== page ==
A judge in the key battleground state of Wisconsin ruled Thursday that ballot drop boxes and ballot harvesting violate state law and cannot be used in the upcoming midterm elections.
Waukesha County Circuit Court Judge Michael Bohren determined “there is no statutory authority” to allow for either practice, which became highly controversial in Wisconsin following the state’s razor-thin outcome in the 2020 presidential election. President Joe Biden defeated former President Donald Trump in the state by approximately 20,000 votes.
The Wisconsin Elections Commission, which is under fire for allegedly bending and even openly violating state law to give Biden an edge, authorized the dramatic increase in the use of ballot drop boxes, but Judge Bohren held that the agency lacked lawful authority to do so.
The plaintiffs, voters represented by the conservative Wisconsin Institute for Law and Liberty (WILL), argued that state law allowed for only two methods of returning an absentee ballot: Through the mail or in person at the municipal clerk’s office. Nowhere does it allow for a ballot to be dropped off in a drop box.
Likewise, Wisconsin law provides that no person “may receive a ballot from or give a ballot to a person other than the election official in charge.” This, the plaintiffs argued, is a clear prohibition on ballot harvesting, the practice of third parties collecting absentee ballots from voters.
Despite this, the Wisconsin Elections Commission sent a memo to municipal clerks ahead of the 2020 election indicating that “a family member or another person may also return the ballot on behalf of the voter” and that ballots could be returned in drop boxes instead of in person at the clerk’s office.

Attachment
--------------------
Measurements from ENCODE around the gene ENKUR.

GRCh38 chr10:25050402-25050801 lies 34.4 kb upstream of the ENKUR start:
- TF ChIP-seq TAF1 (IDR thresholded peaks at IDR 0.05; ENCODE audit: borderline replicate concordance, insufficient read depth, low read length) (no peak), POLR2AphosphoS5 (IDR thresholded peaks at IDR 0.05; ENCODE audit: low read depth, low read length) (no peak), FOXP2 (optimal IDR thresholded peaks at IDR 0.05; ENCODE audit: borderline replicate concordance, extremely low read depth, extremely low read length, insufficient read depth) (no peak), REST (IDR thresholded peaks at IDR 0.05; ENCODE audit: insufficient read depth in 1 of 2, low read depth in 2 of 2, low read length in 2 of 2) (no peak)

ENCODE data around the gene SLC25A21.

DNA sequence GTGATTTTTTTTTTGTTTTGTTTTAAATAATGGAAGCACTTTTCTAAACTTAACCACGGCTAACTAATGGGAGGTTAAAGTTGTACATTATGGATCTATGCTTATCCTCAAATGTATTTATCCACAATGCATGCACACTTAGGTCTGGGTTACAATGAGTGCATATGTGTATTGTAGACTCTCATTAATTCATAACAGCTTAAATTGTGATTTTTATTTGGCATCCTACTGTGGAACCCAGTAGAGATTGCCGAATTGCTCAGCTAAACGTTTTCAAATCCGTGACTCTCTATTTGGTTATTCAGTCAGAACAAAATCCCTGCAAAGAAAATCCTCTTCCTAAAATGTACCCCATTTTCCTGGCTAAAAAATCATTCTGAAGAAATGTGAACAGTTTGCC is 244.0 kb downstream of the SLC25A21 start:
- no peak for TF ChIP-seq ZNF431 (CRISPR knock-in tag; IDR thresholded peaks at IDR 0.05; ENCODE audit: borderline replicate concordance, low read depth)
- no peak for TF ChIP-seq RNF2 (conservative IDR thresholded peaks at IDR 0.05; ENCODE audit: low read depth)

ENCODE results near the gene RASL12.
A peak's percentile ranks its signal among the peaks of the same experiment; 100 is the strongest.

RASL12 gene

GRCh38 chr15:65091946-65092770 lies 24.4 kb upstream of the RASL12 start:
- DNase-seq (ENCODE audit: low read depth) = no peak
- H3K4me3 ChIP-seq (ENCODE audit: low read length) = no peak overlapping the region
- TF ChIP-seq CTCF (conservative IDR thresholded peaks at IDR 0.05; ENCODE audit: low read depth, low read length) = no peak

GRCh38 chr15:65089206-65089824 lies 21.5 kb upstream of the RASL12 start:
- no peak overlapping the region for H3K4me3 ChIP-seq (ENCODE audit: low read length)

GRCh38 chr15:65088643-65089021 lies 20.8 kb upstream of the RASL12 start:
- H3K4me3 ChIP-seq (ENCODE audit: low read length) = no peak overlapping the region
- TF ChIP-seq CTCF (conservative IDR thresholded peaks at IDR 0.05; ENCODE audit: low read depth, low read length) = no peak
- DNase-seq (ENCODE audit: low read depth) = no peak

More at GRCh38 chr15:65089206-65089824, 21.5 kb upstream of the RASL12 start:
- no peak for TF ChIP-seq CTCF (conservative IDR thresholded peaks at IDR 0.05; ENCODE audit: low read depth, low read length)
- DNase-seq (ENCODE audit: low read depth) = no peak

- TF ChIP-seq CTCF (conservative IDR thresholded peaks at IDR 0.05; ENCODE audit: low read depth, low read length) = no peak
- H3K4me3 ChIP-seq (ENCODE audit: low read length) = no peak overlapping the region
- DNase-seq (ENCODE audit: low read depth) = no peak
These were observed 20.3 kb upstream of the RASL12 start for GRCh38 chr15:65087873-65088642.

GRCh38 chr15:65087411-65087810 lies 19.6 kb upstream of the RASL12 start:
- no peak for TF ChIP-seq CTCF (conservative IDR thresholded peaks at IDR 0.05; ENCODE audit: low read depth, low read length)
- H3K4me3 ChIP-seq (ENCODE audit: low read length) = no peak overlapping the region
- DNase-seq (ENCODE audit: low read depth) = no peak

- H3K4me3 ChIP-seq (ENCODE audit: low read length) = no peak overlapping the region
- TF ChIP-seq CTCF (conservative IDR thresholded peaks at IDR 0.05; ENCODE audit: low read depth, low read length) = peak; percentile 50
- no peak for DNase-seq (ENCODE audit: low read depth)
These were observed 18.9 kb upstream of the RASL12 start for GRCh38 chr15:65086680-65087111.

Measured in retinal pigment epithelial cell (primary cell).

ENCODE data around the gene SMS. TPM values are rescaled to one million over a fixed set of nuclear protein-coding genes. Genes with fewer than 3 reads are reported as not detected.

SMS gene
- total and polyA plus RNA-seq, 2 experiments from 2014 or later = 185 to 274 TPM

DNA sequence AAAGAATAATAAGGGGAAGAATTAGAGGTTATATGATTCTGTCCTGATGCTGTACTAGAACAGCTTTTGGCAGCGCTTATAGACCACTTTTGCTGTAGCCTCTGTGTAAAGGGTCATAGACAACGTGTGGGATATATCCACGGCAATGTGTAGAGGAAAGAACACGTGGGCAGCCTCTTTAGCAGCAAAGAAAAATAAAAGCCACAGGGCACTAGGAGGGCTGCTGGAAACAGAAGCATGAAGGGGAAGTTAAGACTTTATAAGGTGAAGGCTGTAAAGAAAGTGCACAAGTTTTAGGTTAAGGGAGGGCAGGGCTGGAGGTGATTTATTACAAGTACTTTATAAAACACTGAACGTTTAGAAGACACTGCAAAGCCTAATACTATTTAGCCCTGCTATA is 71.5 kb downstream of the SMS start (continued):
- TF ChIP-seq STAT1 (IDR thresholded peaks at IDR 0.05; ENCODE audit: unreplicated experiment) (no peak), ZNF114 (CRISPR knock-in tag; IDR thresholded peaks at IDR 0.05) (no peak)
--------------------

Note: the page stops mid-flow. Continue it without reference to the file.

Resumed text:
Neither of these, Bohren ruled Thursday, were lawful orders. Still, clerks set up more than 500 ballot drop boxes across the state, which were used to collect tens of thousands of absentee ballots. The ruling, which will almost certainly be appealed, prohibits the use of drop boxes in upcoming elections.
Wisconsin’s current U.S. Senate race is among the most hotly contested in the country, as control of the Senate may depend upon its result. Last week, incumbent Republican Ron Johnson announced he would run for a third term. Several Democrats, including Lt. Gov Mandela Barnes and Treasurer Sarah Godlewski, have launched bids to unseat Johnson.
The state will also have a fiercely fought gubernatorial election, as former Republican Lt. Gov Rebecca Kleefisch is challenging Democrat incumbent Tony Evers. Last fall, Kleefisch filed a lawsuit against the Wisconsin Elections Commission in an effort to force it to follow state law during the 2022 election cycle.
Her suit, seeking direct action from the Wisconsin Supreme Court, also alleged the use of ballot drop boxes violated state law, a position confirmed by a report by the nonpartisan Legislative Audit Bureau. That agency determined in October that the Wisconsin Elections Commission did not comply with numerous laws in the way it administered the 2020 election.
Among the Audit Bureau’s findings were that the Wisconsin Elections Commission did not perform legally required checks of the multistate voter database to identify potential double voting, that tens of thousands of voters were able to skirt Wisconsin’s Voter ID law by falsely claiming to be indefinitely confined to their homes, and that voting in all of the state’s nursing homes was unlawfully conducted.
In addition, the Wisconsin legislature has launched a special counsel investigation into the election, which has focused primarily on the manner in which outside money from groups funded by Facebook founder Mark Zuckerberg was used to unlawfully influence (and, in the city of Green Bay, possibly even take over) the administration of the presidential election.
Former Wisconsin Supreme Court Justice Michael Gableman, the special counsel, has faced significant stonewalling from the Wisconsin Elections Commission and local election officials in Green Bay as well as the Democrat-controlled cities of Milwaukee, Madison, and Green Bay. In response, he has filed numerous subpoenas compelling those officials to sit for interviews with his investigators.
The investigation, which began last summer, is expected to conclude in the coming weeks. Gableman has not given any public indication of his timeline, but Assembly Speaker Robin Vos, who hired Gableman, has said he wants it to conclude by the end of February.